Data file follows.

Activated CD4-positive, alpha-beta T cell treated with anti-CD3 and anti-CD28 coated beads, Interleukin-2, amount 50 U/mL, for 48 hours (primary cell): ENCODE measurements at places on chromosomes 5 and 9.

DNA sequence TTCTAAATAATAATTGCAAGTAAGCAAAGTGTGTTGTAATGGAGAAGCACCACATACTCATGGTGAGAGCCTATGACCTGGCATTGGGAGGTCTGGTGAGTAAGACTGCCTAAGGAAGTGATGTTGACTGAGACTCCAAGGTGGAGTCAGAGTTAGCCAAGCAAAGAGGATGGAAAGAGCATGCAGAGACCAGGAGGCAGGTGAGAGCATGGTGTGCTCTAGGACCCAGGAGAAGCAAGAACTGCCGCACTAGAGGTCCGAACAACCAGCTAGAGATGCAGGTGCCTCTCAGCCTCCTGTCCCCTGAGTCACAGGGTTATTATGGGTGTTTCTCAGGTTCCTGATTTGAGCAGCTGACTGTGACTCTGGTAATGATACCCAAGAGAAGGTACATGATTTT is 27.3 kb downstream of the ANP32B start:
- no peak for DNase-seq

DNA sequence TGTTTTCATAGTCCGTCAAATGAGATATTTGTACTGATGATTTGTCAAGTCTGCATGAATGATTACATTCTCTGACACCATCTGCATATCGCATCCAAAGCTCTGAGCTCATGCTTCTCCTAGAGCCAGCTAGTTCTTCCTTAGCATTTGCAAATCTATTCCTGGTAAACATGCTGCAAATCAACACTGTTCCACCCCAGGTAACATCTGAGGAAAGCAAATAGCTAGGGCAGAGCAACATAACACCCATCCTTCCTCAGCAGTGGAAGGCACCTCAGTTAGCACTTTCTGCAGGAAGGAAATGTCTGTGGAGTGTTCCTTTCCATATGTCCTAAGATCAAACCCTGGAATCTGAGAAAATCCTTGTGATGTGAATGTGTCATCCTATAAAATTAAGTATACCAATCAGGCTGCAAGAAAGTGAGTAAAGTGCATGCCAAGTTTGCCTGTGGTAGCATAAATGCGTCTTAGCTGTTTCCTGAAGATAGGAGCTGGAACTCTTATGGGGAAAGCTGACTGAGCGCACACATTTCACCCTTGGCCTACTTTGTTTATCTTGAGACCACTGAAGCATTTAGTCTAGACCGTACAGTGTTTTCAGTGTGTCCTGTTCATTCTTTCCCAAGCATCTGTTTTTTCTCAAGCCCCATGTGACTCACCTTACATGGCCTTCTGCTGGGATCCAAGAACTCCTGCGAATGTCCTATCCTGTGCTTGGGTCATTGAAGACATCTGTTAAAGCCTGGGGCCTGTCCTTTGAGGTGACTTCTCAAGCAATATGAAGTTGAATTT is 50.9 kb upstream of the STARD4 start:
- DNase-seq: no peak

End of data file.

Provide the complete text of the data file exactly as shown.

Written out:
Activated CD4-positive, alpha-beta T cell treated with anti-CD3 and anti-CD28 coated beads, Interleukin-2, amount 50 U/mL, for 48 hours (primary cell): ENCODE measurements at places on chromosomes 5 and 9.

DNA sequence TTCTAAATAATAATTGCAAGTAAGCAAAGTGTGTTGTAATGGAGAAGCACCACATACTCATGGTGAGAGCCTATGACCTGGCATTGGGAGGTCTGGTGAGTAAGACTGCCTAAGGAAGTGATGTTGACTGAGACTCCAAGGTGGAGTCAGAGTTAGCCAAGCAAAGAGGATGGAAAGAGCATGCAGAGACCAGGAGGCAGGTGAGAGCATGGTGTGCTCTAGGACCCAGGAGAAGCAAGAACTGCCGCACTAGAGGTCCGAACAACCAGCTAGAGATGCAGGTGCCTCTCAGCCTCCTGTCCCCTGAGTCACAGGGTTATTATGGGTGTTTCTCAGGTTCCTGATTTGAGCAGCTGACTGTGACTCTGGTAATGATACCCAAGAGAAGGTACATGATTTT is 27.3 kb downstream of the ANP32B start:
- no peak for DNase-seq

DNA sequence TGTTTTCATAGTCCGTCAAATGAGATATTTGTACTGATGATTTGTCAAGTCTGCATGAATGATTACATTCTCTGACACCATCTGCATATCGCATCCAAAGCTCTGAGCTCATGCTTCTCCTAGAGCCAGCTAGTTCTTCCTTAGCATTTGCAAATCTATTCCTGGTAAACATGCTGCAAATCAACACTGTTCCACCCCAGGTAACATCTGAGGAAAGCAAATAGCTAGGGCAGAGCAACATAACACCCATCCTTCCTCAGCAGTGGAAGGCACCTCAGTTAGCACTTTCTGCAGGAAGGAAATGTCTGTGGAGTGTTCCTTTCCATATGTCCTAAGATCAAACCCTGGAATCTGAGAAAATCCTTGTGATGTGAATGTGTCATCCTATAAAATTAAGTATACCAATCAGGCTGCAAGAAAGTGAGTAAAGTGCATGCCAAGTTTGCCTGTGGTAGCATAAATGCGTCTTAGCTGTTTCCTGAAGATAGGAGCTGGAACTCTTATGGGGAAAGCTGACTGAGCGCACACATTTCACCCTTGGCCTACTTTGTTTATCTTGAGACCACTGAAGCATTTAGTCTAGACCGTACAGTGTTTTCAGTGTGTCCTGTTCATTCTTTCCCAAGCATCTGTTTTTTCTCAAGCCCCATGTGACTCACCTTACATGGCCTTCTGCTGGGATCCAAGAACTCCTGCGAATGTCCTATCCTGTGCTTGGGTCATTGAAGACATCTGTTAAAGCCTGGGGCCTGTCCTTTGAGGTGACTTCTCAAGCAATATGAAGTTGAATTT is 50.9 kb upstream of the STARD4 start:
- DNase-seq: no peak